I respect George McGovern, who served his country nobly and well in World War II and enjoyed a long career in the Senate, but I think his argument is fundamentally misplaced.  The essential difference between Afghanistan and Vietnam is that no one attacked the United States from Vietnam, whereas al Qaeda did attack the United States, on September 11, 2001, from bases in Afghanistan.  McGovern makes the point that al Qaeda is not in Afghanistan but is in Pakistan.  Even if that is so (and no one seems to know precisely where Osama bin Laden and his number 2 are at the moment) McGovern neglects to mention that the only reason that al Qaeda is not in Afghanistan is that the United States military drove the Taliban from power in Afghanistan and thereby eliminated al Qaeda’s safe haven in that country.  I question whether the other points of comparison that are cited really are comparable — for example, I don’t know that everyday Afghan citizens view the repressive Taliban as favorably as Vietnamese viewed the populist Viet Cong — but those points of comparison really are irrelevant and ancillary.  The main distinction is that our activities in Afghanistan are defensive, not the result of abstract Cold War geopolitical considerations.

I have no desire to see American soldiers fight and die on foreign soil, but we cannot quit until we capture or kill Osama bin Laden and render al Qaeda powerless to attack us again.

Lessons Learned From A Day That Will Live In Infamy

Sixty-eight years ago, the Imperial government of Japan bombed Pearl Harbor.  The surprise attack on America’s main Pacific Ocean naval base was just one of many attacks launched by Japan that day, but it is the one that Americans remember most.  President Roosevelt called it a day that will live in infamy, and he was right.  Americans still remember the attack, still burn inwardly at the iconic photographs of tilting, sinking battleships partially obscured by smoke, and still visit the Arizona monument and think somberly of the sailors below, trapped forever in their watery tomb.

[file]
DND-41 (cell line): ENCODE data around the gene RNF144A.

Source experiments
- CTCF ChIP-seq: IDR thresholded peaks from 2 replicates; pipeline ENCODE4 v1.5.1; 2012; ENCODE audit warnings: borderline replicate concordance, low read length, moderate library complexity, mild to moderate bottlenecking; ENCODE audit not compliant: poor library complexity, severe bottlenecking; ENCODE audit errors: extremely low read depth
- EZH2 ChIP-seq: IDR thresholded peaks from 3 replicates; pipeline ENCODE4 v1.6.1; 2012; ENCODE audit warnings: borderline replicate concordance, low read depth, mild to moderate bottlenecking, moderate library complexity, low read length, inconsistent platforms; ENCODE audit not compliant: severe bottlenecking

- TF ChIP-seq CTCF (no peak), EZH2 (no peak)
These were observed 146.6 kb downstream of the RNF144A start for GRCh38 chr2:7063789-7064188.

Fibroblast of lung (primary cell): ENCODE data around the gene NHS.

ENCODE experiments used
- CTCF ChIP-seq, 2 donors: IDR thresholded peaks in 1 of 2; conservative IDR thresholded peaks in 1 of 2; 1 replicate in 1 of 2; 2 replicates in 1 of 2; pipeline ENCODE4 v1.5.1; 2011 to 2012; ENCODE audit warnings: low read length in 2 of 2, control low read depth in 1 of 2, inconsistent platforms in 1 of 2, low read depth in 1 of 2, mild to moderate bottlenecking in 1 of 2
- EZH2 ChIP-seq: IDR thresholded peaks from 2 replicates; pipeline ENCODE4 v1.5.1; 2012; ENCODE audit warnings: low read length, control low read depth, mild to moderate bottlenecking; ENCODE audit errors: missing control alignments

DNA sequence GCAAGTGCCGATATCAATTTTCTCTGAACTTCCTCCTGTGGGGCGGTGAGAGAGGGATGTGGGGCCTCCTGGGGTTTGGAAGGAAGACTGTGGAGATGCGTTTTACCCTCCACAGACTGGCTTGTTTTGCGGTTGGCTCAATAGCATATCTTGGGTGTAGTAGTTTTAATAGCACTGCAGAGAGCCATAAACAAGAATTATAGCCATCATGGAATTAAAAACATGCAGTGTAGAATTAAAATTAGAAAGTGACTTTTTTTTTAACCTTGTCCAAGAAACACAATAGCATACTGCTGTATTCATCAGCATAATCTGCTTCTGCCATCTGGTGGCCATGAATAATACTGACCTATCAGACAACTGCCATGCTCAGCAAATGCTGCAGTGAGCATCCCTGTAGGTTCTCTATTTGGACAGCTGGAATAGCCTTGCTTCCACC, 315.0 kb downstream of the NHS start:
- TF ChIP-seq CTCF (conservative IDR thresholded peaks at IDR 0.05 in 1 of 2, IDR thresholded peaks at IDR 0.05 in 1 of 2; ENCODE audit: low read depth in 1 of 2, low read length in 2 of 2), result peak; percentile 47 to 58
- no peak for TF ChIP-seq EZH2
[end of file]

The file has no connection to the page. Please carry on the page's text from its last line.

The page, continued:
I mention Pearl Harbor not merely because today is the 68th anniversary of the bombing, but because I think our national response to the attack is worth remembering.  Under President Roosevelt’s leadership, America — which was horribly unprepared for war — geared up for an enormous struggle, fought a two-front war that featured bloody battles on virtually every continent, and eventually forced its enemies to accept unconditional surrender.  America did not ask for war, but when war was thrust upon it, it accepted that burden, made the necessary sacrifices, fought the war, and won.

I recognize that fighting an elusive terrorist network like Al Qaeda is not like fighting the Japanese Empire or Nazi Germany.  Al Qaeda’s minions do not wear uniforms or fight conventional battles.  Instead, they hide in remote, lawless areas, like the wild, mountainous territory along the border between Afghanistan and Pakistan, and wage war through suicide bombers and other terrorist devices.  Nevertheless, Al Qaeda attacked our country just as surely, and with results as devastating and deadly, as the Japanese attack on Pearl Harbor.  The only appropriate response to that attack is to find our enemies, engage them, and ultimately kill them on the field of battle.

This seems self-evident to me.  The first obligation of any nation must be to ensure its own security, and no nation can be secure if it allows deadly attacks to occur without finding and defeating the attackers.  The United States therefore must find and defeat Osama bin Laden and Al Qaeda.  If, as our government currently suspects, they are in Afghanistan, then that is where we also must be.  For that reason, I support President Obama’s decision to send in more troops, and I think we should stay in Afghanistan — or wherever Osama bin Laden and his terrorist gang is found — until we get the job done.  This is not a war that America asked for, but it is a war that we must win.